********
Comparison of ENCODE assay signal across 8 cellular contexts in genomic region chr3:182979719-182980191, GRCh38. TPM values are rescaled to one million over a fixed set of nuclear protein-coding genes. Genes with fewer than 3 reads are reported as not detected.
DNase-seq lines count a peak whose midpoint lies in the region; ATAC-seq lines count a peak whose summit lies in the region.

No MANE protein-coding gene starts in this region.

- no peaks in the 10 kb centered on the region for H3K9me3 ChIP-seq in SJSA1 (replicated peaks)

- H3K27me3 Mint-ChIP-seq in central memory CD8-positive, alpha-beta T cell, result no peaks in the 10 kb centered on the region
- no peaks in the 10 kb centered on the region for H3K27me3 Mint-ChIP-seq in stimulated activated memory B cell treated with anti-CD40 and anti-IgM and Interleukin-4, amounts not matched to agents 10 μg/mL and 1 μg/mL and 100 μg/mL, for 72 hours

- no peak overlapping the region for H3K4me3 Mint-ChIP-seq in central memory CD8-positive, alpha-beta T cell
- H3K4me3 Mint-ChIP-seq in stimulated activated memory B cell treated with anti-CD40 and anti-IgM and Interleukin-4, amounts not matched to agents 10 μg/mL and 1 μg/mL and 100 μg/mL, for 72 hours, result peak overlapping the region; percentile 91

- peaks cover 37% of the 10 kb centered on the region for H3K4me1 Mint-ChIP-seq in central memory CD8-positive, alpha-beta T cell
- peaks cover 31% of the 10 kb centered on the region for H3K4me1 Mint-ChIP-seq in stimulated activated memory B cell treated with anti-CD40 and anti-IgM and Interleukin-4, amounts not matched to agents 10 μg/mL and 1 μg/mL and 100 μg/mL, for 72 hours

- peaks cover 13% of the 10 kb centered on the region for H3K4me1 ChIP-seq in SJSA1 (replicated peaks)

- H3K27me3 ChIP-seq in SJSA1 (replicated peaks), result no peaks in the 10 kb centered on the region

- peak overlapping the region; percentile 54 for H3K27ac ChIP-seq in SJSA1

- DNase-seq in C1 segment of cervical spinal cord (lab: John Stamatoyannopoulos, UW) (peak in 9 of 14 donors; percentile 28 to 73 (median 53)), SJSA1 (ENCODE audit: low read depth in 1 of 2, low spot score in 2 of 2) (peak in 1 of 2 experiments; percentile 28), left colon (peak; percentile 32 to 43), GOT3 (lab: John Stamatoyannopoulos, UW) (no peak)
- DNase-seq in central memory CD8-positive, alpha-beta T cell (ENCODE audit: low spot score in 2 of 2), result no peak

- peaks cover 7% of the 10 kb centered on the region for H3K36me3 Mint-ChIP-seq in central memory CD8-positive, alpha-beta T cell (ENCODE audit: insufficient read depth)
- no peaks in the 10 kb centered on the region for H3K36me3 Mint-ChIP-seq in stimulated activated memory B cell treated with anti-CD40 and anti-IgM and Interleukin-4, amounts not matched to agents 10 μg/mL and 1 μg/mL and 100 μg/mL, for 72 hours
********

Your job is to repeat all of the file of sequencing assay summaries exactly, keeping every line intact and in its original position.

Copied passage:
Comparison of ENCODE assay signal across 8 cellular contexts in genomic region chr3:182979719-182980191, GRCh38. TPM values are rescaled to one million over a fixed set of nuclear protein-coding genes. Genes with fewer than 3 reads are reported as not detected.
DNase-seq lines count a peak whose midpoint lies in the region; ATAC-seq lines count a peak whose summit lies in the region.

No MANE protein-coding gene starts in this region.

- no peaks in the 10 kb centered on the region for H3K9me3 ChIP-seq in SJSA1 (replicated peaks)

- H3K27me3 Mint-ChIP-seq in central memory CD8-positive, alpha-beta T cell, result no peaks in the 10 kb centered on the region
- no peaks in the 10 kb centered on the region for H3K27me3 Mint-ChIP-seq in stimulated activated memory B cell treated with anti-CD40 and anti-IgM and Interleukin-4, amounts not matched to agents 10 μg/mL and 1 μg/mL and 100 μg/mL, for 72 hours

- no peak overlapping the region for H3K4me3 Mint-ChIP-seq in central memory CD8-positive, alpha-beta T cell
- H3K4me3 Mint-ChIP-seq in stimulated activated memory B cell treated with anti-CD40 and anti-IgM and Interleukin-4, amounts not matched to agents 10 μg/mL and 1 μg/mL and 100 μg/mL, for 72 hours, result peak overlapping the region; percentile 91

- peaks cover 37% of the 10 kb centered on the region for H3K4me1 Mint-ChIP-seq in central memory CD8-positive, alpha-beta T cell
- peaks cover 31% of the 10 kb centered on the region for H3K4me1 Mint-ChIP-seq in stimulated activated memory B cell treated with anti-CD40 and anti-IgM and Interleukin-4, amounts not matched to agents 10 μg/mL and 1 μg/mL and 100 μg/mL, for 72 hours

- peaks cover 13% of the 10 kb centered on the region for H3K4me1 ChIP-seq in SJSA1 (replicated peaks)

- H3K27me3 ChIP-seq in SJSA1 (replicated peaks), result no peaks in the 10 kb centered on the region

- peak overlapping the region; percentile 54 for H3K27ac ChIP-seq in SJSA1

- DNase-seq in C1 segment of cervical spinal cord (lab: John Stamatoyannopoulos, UW) (peak in 9 of 14 donors; percentile 28 to 73 (median 53)), SJSA1 (ENCODE audit: low read depth in 1 of 2, low spot score in 2 of 2) (peak in 1 of 2 experiments; percentile 28), left colon (peak; percentile 32 to 43), GOT3 (lab: John Stamatoyannopoulos, UW) (no peak)
- DNase-seq in central memory CD8-positive, alpha-beta T cell (ENCODE audit: low spot score in 2 of 2), result no peak

- peaks cover 7% of the 10 kb centered on the region for H3K36me3 Mint-ChIP-seq in central memory CD8-positive, alpha-beta T cell (ENCODE audit: insufficient read depth)
- no peaks in the 10 kb centered on the region for H3K36me3 Mint-ChIP-seq in stimulated activated memory B cell treated with anti-CD40 and anti-IgM and Interleukin-4, amounts not matched to agents 10 μg/mL and 1 μg/mL and 100 μg/mL, for 72 hours